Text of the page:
Imran Qureshi has come to international recognition with his installation at the Sharjah Biennial in 2011 Blessing Upon the Land of My Love followed by his rooftop installation at the Metropolitan Museum of Art in New York in 2013. The same year he participated in the 55th Venice Biennale’s The Encyclopedic Palace, curated by Massimiliano Gioni. In 2014, his paintings and a site-specific installation were on view in the inaugural exhibition of the Aga Khan Museum in Toronto titled Garden of Ideas: Contemporary Art from Pakistan in 2014, and The God of Small Things was presented at the Eli and Edyth Broad Art Museum in Michigan. During the winter 2014/15 Ikon Gallery in Birmingham presented a solo exhibition by Imran Qureshi following his exhibition at the Deutsche Guggenheim Berlin, where in 2013 he was awarded the prize of Deutsche Bank Artist of the Year. In 2015, Imran Qureshi was invited to exhibit in the first inaugural exhibition at the Kunsten Museum of Modern Art in Aalborg, Denmark built by the renowned Finnish architect Alvar Aalto. Imran Qureshi’s most ambitious three venue exhibition took place in 2016 in Cornwall, in addition to the most attended commission Where the Shadows are so Deep for The Curve at the Barbican Art Centre, London. In April 2017 the National Art Gallery in Islamabad, Pakistan, is hosting a large-scale survey exhibition of his work.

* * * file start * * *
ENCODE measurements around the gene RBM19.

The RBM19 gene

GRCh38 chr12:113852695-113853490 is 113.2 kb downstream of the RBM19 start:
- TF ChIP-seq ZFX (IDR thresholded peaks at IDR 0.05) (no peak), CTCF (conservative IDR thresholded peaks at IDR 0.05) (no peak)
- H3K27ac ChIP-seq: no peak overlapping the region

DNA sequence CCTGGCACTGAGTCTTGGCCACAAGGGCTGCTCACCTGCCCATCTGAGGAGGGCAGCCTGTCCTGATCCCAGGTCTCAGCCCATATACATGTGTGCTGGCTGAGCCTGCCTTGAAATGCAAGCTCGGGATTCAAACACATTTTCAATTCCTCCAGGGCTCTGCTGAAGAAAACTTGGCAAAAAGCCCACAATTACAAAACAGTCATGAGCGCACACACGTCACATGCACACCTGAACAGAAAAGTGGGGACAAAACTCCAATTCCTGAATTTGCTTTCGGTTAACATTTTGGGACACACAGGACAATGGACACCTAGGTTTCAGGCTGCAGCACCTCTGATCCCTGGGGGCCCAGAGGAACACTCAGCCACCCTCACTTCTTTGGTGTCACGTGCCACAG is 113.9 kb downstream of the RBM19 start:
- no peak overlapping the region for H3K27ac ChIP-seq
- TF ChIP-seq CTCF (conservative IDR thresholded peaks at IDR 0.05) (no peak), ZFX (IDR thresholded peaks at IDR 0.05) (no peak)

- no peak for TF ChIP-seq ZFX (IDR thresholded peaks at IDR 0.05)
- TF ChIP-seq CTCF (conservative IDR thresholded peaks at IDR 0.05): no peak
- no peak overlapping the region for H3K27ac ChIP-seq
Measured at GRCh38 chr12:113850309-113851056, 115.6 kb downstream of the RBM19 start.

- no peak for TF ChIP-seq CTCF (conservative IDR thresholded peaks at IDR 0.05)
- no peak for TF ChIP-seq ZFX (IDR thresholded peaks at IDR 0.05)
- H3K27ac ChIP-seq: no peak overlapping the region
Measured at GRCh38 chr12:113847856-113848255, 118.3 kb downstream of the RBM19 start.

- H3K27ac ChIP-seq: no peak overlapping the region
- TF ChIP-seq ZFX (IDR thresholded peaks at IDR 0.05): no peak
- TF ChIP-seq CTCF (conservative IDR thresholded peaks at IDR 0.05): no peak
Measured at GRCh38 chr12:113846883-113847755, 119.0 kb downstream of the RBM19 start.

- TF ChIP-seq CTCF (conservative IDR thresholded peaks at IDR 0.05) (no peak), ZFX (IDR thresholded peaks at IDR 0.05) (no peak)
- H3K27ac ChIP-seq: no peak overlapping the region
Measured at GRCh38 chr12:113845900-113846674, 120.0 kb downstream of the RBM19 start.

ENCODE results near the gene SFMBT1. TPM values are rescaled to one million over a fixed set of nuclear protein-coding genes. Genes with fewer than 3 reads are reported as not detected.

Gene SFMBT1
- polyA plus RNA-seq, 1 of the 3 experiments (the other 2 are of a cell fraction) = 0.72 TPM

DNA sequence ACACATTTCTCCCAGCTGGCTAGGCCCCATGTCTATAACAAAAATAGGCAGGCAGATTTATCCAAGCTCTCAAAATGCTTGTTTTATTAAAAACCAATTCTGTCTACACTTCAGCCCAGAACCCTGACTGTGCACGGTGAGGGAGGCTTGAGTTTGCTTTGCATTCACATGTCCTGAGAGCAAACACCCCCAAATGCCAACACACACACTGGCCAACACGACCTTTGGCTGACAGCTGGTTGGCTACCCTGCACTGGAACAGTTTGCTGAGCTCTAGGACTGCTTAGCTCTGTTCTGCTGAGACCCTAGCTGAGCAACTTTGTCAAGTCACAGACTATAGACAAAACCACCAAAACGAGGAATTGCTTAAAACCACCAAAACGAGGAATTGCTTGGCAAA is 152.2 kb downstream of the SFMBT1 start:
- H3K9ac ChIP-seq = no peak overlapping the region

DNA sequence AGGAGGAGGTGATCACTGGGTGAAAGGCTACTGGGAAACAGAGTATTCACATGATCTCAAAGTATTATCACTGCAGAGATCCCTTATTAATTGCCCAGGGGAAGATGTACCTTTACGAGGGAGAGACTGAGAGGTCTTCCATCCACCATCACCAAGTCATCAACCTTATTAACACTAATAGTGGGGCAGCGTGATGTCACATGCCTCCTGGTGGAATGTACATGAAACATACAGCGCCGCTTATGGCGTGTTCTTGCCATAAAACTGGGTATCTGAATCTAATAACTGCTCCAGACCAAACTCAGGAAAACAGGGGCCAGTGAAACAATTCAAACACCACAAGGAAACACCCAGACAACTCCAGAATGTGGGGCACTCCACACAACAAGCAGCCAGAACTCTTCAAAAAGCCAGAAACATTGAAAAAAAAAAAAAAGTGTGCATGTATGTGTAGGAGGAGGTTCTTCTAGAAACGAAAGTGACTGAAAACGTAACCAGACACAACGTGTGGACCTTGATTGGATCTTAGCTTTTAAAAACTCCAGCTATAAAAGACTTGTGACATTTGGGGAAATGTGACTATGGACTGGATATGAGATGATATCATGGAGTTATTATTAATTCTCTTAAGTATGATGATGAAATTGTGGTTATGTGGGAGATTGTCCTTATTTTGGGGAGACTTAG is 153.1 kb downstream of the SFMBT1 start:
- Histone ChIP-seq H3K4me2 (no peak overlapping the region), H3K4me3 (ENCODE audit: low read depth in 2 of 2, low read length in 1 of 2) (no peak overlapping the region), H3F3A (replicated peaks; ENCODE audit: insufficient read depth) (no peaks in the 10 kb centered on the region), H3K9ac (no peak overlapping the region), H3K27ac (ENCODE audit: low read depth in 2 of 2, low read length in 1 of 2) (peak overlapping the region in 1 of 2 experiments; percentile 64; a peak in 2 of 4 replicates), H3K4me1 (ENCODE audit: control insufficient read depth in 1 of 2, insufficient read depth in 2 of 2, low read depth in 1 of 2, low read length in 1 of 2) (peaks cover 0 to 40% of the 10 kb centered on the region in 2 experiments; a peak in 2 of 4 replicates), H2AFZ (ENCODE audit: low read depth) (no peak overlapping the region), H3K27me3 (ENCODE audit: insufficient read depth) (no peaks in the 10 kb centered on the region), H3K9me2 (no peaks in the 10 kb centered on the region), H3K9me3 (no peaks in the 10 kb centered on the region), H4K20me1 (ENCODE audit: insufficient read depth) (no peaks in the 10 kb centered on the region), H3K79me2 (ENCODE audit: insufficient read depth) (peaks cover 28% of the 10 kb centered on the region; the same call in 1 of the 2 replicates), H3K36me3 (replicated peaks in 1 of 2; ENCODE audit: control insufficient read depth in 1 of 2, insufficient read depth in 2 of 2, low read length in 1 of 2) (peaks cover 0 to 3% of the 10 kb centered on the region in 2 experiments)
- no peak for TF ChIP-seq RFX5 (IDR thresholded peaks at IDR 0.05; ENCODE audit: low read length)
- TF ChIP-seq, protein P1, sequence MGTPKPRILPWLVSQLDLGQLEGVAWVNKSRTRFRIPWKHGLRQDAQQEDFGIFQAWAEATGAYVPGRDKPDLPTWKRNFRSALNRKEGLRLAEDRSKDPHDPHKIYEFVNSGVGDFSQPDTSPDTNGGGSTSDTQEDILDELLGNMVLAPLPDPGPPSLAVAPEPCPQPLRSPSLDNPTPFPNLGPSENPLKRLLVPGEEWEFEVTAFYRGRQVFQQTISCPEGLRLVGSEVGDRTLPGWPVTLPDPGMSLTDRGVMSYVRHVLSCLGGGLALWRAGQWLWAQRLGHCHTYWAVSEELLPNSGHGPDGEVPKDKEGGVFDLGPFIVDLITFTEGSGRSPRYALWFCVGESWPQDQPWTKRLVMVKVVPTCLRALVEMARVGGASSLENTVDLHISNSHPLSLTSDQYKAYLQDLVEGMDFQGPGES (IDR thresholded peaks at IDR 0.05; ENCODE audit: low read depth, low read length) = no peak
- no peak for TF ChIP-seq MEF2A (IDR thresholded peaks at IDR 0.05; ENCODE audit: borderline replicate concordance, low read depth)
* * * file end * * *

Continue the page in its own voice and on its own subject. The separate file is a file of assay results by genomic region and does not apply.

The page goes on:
Imran Qureshi is represented in many collections around the world as well as the permanent collections of major institutions including the British Museum, The Metropolitan Museum of Art, New York, The Art Institute of Chicago and the Victoria & Albert Museum, London.
The title of this exhibition “…and that is how we loved this too - this land...” refers to a quote by Pakistani poet Faiz Ahmed Faiz (1911 – 1984) whose lyrics Imran Qureshi heard on the radio as a child. Their social and cultural connotations often accompany the titles of the artist’s creations.